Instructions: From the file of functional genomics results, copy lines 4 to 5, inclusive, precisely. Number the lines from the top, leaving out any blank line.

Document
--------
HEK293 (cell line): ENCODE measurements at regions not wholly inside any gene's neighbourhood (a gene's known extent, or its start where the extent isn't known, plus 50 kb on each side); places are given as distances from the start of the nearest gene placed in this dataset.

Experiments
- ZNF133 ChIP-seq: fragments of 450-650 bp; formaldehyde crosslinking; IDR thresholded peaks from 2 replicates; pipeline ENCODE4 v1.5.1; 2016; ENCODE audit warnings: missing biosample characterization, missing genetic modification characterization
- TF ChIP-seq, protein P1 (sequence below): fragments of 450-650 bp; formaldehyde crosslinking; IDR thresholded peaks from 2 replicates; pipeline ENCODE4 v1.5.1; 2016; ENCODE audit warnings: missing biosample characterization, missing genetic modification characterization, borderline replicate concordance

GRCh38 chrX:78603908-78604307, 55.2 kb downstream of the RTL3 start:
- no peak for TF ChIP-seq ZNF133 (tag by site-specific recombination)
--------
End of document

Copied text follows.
- TF ChIP-seq, protein P1 (sequence below): fragments of 450-650 bp; formaldehyde crosslinking; IDR thresholded peaks from 2 replicates; pipeline ENCODE4 v1.5.1; 2016; ENCODE audit warnings: missing biosample characterization, missing genetic modification characterization, borderline replicate concordance

GRCh38 chrX:78603908-78604307, 55.2 kb downstream of the RTL3 start: